This book examines the causes of the economic and political crisis in Argentina in 2001 and the process of strong economic recovery. It poses the question of how a country which defaulted on its external loans and was widely criticized by international observers could have succeeded in its growth and development despite this decision in 2002. It examines this process in terms of the impact of neo-liberal policies on the economy and the role of development strategy and the state in recovering from the crisis
Table of Contents
Prologue 1. The Emergence of Neo-Liberalism in Latin America: Situating the Argentine Experience 2. State Performance and Institutional Capacity in Development 3. The Argentine Crisis: What Happened? 4. Stabilization in 2002: Stopping the Free Fall into Poverty 5. Electing a New Government and Facing the External World 6. Strengthening the State to Manage at Home 7. A New Government to Address the Geographies of Inequality 8. The Politics of Redistribution: The Conflict with El Campo 9. Urban Inequality 10. From Crisis Management to Sustainable Development: Extending the Time Horizon 11. Argentina's Experience and the Search for Alternatives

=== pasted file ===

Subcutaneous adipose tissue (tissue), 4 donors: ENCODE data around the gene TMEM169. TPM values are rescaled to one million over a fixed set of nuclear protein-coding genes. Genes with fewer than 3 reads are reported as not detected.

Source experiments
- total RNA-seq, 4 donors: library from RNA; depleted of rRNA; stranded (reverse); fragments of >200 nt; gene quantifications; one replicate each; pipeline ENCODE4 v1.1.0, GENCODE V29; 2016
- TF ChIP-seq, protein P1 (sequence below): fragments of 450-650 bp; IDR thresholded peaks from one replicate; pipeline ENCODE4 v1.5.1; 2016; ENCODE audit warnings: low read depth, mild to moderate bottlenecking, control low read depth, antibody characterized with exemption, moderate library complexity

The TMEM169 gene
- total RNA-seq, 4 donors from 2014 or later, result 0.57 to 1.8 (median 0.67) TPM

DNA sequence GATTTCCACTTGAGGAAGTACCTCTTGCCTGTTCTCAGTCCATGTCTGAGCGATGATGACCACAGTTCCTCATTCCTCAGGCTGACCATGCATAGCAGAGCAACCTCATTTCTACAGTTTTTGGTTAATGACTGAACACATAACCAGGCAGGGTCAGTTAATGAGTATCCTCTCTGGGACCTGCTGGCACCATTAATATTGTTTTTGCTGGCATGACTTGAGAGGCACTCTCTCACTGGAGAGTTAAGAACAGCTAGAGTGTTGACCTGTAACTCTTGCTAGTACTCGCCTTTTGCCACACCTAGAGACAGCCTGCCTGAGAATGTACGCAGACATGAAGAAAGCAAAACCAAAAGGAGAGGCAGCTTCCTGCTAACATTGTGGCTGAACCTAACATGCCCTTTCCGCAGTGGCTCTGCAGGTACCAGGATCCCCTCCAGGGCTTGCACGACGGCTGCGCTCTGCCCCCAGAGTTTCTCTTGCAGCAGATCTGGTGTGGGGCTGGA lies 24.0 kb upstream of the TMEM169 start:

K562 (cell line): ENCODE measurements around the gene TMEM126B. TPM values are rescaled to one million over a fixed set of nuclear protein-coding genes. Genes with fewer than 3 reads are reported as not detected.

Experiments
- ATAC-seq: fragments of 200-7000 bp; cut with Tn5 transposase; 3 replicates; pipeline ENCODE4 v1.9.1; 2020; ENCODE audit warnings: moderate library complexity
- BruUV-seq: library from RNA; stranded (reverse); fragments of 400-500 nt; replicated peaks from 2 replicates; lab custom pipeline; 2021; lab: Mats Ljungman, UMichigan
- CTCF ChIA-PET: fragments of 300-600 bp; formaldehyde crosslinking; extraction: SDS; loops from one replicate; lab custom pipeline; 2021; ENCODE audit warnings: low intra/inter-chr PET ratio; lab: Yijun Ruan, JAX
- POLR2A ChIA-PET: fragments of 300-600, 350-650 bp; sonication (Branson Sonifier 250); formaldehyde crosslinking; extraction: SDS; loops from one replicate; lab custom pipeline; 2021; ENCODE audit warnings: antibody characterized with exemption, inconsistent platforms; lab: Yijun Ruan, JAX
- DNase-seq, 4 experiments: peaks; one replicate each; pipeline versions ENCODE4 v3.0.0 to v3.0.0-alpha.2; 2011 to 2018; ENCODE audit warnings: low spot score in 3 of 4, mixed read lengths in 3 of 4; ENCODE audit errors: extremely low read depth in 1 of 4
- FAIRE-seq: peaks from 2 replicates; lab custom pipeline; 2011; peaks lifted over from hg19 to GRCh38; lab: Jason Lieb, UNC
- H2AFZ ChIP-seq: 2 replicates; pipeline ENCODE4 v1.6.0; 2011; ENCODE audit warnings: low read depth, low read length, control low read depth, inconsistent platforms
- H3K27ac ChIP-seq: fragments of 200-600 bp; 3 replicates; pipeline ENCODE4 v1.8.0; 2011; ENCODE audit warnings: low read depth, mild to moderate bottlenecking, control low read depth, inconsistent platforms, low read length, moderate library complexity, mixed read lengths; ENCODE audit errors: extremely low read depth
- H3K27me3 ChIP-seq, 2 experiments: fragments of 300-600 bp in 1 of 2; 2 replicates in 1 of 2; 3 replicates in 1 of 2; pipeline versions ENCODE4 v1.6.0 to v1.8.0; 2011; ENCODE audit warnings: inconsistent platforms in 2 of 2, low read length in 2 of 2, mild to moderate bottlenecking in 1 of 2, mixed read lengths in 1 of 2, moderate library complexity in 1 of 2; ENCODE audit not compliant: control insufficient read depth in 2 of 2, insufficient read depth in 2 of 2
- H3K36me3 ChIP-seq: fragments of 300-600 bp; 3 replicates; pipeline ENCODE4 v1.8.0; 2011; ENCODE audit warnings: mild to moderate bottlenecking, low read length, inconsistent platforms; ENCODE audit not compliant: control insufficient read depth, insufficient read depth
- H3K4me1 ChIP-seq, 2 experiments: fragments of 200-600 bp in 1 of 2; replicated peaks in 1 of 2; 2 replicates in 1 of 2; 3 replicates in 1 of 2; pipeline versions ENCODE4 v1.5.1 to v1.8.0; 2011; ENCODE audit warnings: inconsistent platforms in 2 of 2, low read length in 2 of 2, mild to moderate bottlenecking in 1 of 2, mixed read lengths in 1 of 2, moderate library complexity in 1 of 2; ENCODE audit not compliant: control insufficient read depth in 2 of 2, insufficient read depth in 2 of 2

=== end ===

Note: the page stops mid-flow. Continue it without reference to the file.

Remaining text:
Michael Cohen is Director of the International Affairs Program at the New School University, New York, USA.